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April 27, 2012     Post-Gazette
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April 27, 2012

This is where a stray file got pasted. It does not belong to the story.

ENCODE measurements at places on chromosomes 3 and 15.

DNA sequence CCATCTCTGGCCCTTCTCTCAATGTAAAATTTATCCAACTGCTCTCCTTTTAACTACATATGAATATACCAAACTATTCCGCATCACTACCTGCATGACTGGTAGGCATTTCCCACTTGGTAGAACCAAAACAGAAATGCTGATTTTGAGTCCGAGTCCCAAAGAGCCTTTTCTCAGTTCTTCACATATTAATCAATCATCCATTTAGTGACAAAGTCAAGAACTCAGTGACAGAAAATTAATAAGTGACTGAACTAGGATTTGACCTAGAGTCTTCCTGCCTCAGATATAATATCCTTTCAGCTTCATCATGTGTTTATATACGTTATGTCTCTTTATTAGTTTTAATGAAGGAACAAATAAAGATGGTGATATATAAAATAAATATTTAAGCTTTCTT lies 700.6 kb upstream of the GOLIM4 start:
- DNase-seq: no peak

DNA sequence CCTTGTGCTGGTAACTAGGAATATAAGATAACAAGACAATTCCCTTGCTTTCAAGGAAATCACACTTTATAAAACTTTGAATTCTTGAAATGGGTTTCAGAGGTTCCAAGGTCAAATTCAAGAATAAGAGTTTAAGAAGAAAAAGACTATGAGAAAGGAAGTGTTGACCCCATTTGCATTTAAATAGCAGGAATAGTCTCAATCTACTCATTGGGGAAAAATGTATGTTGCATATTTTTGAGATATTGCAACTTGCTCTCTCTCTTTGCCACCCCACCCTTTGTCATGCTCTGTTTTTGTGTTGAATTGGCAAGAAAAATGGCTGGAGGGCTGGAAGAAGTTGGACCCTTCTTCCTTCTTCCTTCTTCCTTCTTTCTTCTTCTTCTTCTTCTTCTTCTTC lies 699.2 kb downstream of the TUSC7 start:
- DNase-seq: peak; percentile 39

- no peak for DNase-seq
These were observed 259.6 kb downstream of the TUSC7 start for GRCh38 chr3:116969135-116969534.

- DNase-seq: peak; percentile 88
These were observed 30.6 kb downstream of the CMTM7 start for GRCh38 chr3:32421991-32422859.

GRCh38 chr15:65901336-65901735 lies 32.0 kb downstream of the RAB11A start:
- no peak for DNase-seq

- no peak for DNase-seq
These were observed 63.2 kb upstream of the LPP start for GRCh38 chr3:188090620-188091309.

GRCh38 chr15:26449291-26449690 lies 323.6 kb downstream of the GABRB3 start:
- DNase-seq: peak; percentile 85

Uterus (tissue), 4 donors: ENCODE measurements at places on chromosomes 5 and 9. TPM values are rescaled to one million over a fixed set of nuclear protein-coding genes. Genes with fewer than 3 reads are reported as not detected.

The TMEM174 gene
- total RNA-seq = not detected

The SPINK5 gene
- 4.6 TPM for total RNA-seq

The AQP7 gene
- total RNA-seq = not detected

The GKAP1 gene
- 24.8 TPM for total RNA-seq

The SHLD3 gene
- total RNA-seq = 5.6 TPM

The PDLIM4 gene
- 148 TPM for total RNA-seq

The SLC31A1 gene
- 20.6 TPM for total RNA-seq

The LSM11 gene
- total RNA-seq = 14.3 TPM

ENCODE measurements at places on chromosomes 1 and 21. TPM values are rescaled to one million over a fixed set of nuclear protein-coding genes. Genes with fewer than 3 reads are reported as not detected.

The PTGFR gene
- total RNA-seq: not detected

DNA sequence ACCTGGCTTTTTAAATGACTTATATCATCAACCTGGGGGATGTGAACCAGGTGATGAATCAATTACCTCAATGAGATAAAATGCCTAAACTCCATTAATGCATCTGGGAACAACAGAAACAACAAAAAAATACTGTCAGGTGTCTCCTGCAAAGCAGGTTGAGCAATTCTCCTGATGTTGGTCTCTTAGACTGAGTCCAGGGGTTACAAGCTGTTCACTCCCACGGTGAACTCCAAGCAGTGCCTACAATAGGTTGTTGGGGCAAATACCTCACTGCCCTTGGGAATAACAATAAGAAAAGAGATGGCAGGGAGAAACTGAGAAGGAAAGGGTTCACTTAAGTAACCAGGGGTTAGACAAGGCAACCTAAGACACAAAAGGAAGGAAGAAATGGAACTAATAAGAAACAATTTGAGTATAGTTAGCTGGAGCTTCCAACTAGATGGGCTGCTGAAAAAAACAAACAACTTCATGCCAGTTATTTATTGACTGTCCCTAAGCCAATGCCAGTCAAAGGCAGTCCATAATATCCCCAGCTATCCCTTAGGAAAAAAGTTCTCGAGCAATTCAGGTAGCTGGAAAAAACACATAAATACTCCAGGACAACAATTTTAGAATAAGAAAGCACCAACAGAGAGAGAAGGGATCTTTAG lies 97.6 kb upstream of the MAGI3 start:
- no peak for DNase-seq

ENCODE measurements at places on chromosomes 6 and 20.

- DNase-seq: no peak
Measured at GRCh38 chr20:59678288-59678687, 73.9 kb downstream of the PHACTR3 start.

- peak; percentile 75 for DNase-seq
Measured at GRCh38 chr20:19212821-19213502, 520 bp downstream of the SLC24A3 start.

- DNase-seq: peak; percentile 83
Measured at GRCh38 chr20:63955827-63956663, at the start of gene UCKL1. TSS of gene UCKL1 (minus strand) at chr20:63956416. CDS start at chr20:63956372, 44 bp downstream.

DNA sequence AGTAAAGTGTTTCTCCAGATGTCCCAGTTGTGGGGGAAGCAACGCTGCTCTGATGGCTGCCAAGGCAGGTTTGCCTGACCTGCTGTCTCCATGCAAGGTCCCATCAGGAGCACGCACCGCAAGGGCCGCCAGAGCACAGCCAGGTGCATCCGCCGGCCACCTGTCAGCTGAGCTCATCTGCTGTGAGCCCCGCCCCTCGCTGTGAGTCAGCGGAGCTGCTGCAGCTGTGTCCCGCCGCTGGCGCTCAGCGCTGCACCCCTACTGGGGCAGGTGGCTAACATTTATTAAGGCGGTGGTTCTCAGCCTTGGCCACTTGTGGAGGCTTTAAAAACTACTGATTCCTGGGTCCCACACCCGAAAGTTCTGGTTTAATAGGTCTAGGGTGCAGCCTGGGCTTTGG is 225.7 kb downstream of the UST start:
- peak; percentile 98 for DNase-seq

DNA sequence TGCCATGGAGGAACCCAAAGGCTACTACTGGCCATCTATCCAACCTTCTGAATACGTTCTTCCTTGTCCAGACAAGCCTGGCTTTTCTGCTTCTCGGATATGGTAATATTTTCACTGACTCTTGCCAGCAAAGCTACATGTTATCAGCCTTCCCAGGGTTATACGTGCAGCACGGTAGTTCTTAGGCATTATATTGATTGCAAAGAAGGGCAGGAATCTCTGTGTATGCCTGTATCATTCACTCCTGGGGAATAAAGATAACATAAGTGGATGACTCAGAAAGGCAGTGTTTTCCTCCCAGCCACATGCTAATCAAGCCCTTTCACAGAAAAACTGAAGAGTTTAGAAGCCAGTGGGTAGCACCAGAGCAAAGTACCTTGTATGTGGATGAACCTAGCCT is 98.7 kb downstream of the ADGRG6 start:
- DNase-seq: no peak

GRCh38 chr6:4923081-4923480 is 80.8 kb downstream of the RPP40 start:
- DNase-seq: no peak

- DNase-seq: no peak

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BOS'O'' P'dST-G AZ E'I'TE, APIII'I. ":2"2012 ig'e " i5' Boston Shines (Continued from Page I) summer. So far, more than 5,000 residents have signed up for neighborhood cleanup projects across the City. Mayor Menino is asking residents to sign up to join a cleanup team in their area. Individuals are also encouraged to take the Boston Shines weekend as an opportunity to clean their own sidewalks, tree pits, and yards. For further informa- tion on how to participate, residents can visit http:// / ons / bostonshines/. The Boston Transporta- tion Department is also offering free towing of junk vehicles from pri- vate property as part of Boston Shines. The Mayor's 24-hour Hotline is coor- dinating the effort to collect a list of junk vehicles to be removed in advance of Boston Shines weekend. Residents and property own- ers should pass on informa- tion regarding the location of these vehicles to this office at 617-635-4500 as soon as possible. This two day pro- gram to rid driveways and backyards of junk vehicles is an extension of the Bos- ton Transportation Depart- ment's Abandoned Vehicle Program. "In addition to being an eyesore, junk vehicles also pose serious public safety problems and should not be left for any length of time in our residential neighbor- hoods," said Mayor Menino. "I strongly encourage any- one who owns one of these LEGAL NOTICE MICHAEL SORRENTINO (AGENT) 95 CRESCENT AVE., SUITE 107 REVERE, MA 02151 (617) 347-9104 TO THE OWNER OR OWNERS OF THE FOLLOWING VEHICLES. IF YOU COULD PROVE OWNERSHIF PLEASE CALL THE ABOVE NUMBER OR THESE VEHICLES WILL GO ON SALE IN THREE WEEKS. 2006JEEP VIN #1J4GL48K56W217949 2005 LINCOLN VIN #1UFM88W95Y649887 2008 HYUNDAI VIN #5NPET46C38H349609 SUBMrRED BY MICHAEL SORRENTINO (AGENT) Run dates: 4/27,5/4 &5/11/12 vehicles, or has one of these vehicles abandoned on their property in Boston, to take advantage of this opportu- nity contact us and we will make sure that the vehicle is towed out of the City, crushed and recycled as scrap metal." In previous years, volun- teers have painted commu- nity centers, planted flowers in business district rotaries, swept storefront sidewalks, raked parks and picked up trash throughout communi- ties to make Boston's neigh- borhoods beautiful. Orga- nized by the Mayor's Office of Neighborhood Services, there are events and volun- teer opportunities in each neighborhood of Boston. For further information and to sign up for Boston Shines, please visit http:// bostonshines/. LEGAL NOTICE Commonwealth of Massachusetts The Trial Court Middlesex Probate and Family Court 208 Cambridge Street Cambridge, MA 02141 Docket No. MI12P1769EA In the Estate of ALICE M VASQUEZ Date of Death March 9, 2012 CITATION ON PETITION FOR FORMAL ADJUDICATION To all interested persons: A Petition has been filed by Robert M Dankese of Billedca, MA requesting that the Court enter a formal Decree and Order of testacy and for such other relief as requested in the Petition. And also requesting that Robert M. Dankese of Billedca, MA be appointed as Personal Representative(s) of said estate-to serve Without Surety on the bond. You have the right to obtain a copy of the Petition from the Petitioner or at the Court. You have a right to object to this proceeding. To do so, you or your attorney must tile a written appearance and objection at this Court before 10:00 a.m. on May 15, 2012. This is NOT a hearing date, but a deadline by which you must file a written appearance and objection if you object to this proceeding. If you fail to file a timely written appearance and objection followed by an Affidavit of Objections within thirty (30) clays of the return date, action may be taken with out further notice to you. The estate is being administered under formal procedure by the Personal Representative under the Massachusetts Uniform Probate Code without supervision by the Court. Inventory and accounts are not requried to be filed with the Court, but recipients are entitled to notice regarding the administration from. the Personal Representative and can petition the Court in any matter relating to the estate, including distribution of assets and expenses of administration. WITNESS, Hon. PETER C. DiGANGI, First Justice of this Court. Date: April 17, 2012 Tara E. DeCristofaro, Register of Probate Run date: 4/27/12 Leave the DELIVERY to Us[ With a Gift Subscription to the Post-Gazette, your generosity will be remembered every week of the year. We'll send the recipient an announcement of your gift. Their subscription will begin with the current issue and continue for one year. Ono- ear  ubscription . Fill out coupon below and mail with payment to: Post-Gazette, PO Box 130135, Boston, MA 02113 I would like to send a one year Gift Subscription of the Boston Post-Gazette to the following person(s). I have enclosed $30 per subscription. Recipient Name Giver Name Address Address City City State Zip State Zip Phone Phone From Bill Monbouquette to Billy Rohr to Carlton Fisk to Bill Buckner to Big Papi I did get a chuckle out of a recent newspaper editorial on the history of the Red Sox and it tells me that I'm older than the writer but younger than his father. At least I am younger than somebody. If the Impossible Dream is your entrance into Red Sox Nation, you missed those long agonizing years that both your father, uncles and myself lived through in order to reach the 1967 turn- around when the Boston Red Sox found themselves inside of one of the greatest baseball seasons ever. The longer the wait, the more a fan appreciated those Kardiac Kids who took us all the way to Game 7 in the World Series against Bob Gibson, one of the greatest pitchers ever in baseball his- tory. We didn't win Game 7 but since the odds against us were I00-1 to be anything but bad, it was a victory in and of itself. As This Baby Boomer Thinks As a baby boomer, I was very lucky to have seen the first two African American ballplayers in Red Sox his- tory. They both came up in 1959. E. J. "Pumpsie" Green was an infielder and Earl Wilson a great starting pitcher who threw a no-hit- ter in 1962 against the LA A:ngeles. My brother and I were also lucky to have gone to a Red Sox game with a bunch of altar boys on Sep- tember 28, 1961 when Ted Williams hit a home run into the visitor's bullpen at Fenway in his last at-bat in his career. My brother added to his good luck when he played hookey from school to go to Fenway on April 28, 1964 when Tony Consigliore hit his first home run in his first major league at-bat. The September Collapse While I would put up last s,eason's end, that 7-20 Sep- tember Collapse, as horrible, it cannot even compare to 1978 when the Sox blew a nine game lead in the AL East to the NY Yankees who swept the Sox in four straight games. That game became known in Red Sox Legend as the "Boston Mas- sacre." Th,' Sox and Yan- kees had to play a one game playoff at Fenway and Bucky Den's blooper home run over the left field wall sent the Yankees to the World Se- ries. Thus, 1978 was the birth of the "Evil Empire." EXTRA Innings by Sal Giarratani We all remember the heartbreak of 1986 when the NY Mets came back from a 3-2 deficit to beat the Sox on the ball that sailed through Bill Buckner's leg in game six out into right field. Thus, 1986 was the birth of "The Curse of the Bambino." As far as I am concerned it was 1967 that brought baseball back to life in Bos- ton. Fans could only live so long on the missed chances of the 1946 World Series loss. I remember watching the games all the time, especially when that crazy pennant race between the Sox, Twins and Tigers went down to game 162 when the Sox finished on top at 92-70. On those TV broadcasts were two Boston legends, Ken Coleman and the re- cently deceased Mel Parnell. Parnell was a great pitcher in the late '40s and '50s for us. He was the winningest left-handed pitcher in Red Sox history and finished an amazing 70-30 at home un- believable for a lefty to do. After 1967 We Demanded More from Them After 1967, we expected so much more. We expected them to always be competi- tive. We demanded nothing but the best. A big change from my childhood when we expected them to stink to high heaven. I loved 1967, watching amazing things happen, like Jim Lonborg wining the Cy Young with 22 victories. Only once be- fore in my youth, in 1963, did the Red Sox have a 20 game winner with Medford's Billy Monbouquette, who had thrown a no-hitter the previous year against the White Sox four months after Wilson's no-hitter. In Those Old Days at Fenway In the old days it was play- ers we came to watch like Monbo, Earl Wilson, Reggie Smith, Yaz, Conigliaro, Dave Morehead, Frank Malzone, Pete Runnells, Dick Stuart, Bob Tillman and Gene Conley. Good players. Some greatl Some not so greatl However, always entertain- ingl As a baby boomer, ask me who the greatest Red Sox closer was, it isn" onathan Paplebon, or Sparky Lyle, it was Dick "the Monster" Radatz all 6'5", 250 pounds of him. He once pitched nine innings of no-hit relief and got a no decision for it. He was 40-21 in his first three seasons with probably a hun- dred saves. I say probably because no one counted them back then. The Impossible Dream Season Lives On The Impossible Dream Season made all the team's past deeds or misdeeds not that important for my gen- eration of fans. It also makes what happened since easier to take knowing where we came from. Two of my favorite players from 1967 not often remembered are Jerry Adair who we picked up mid-season from the Orioles to replace the injured Mike Andrews and finished hitting .292 and Gary Bell who we also picked up during the season. When he left the Indians at 1-5 and went on to win 12 cru- cial games for the Sox. Saddest moment was in August when Tony Conigliaro almost died at home plate from a beaning. That moment put the whole year into perspective be- cause while baseball that year was so exciting, almost dying at home plate made us realize as good as 1967 was, it wasn't worth dying over. I am glad to see true base- ball fans still care about the Boston Red Sox as they have been doing for over I00 years " at Fenway Park and before that down at the original Huntington Avenue ballpark where the Sox first started hitting balls and running the bases. I truly have paid my dues and consider myself a card- carrying member of Red Sox Nation but only wish I could afford to sit in the bleachers again. Did Ya Know? The first NL home run in Houston's Astrodome was hit by Richie Allen of the Phila- delphia Phillies off Bob Bruce in a 2-0 victory over the Astros on April 12, 1965. By the way, many folks often confuse Richie Allen with Dick Allen of the Chicago White Sox which is understandable since Allen switched first names when he was traded by the Phillies to Chicago. Remembering Roger Craig Roger Craig threw out the ceremonial first pitch on April 11 on the 50 th anniver- sary of the NY Mets first game, when Craig started for the Mets in the Mets open- ing in 1962. It was the first of many losses for Craig in his years with the hapless Mets. One year, he actually lost 25 games. He was the Cy Young of losses in my book suffering through many long years wP . the hapless NY Mets. Lynn field's Field of Dreams? MarketStreet Lynnfield, 680-smare-foot mixed use proposal now under d ;p- ment up in Lynnfield. New- ton-based National Develop- - ment and WS Development have started site work with a goal of opening this North Shore mall in late 2013. Lat- est tenants going into this place are: Davio's Northern Italian Steakhouse and the Yard House. Davio founder and CEO Steve DiFillippo announced Lynnfield Davio will be his sixth restaurant. The Yard House recently opened near Fenway Park but its first site was at Legacy Palace in Dedham. Other tenants will be Whole Foods, the Legal C Bar and Kings, a combined eatery and bowling alley. This mall will be designed with a *Main Street" concept with a town green and an out- door "Market Square" for outside dining. I've viewed the blueprints for this place and it architecturally looks great.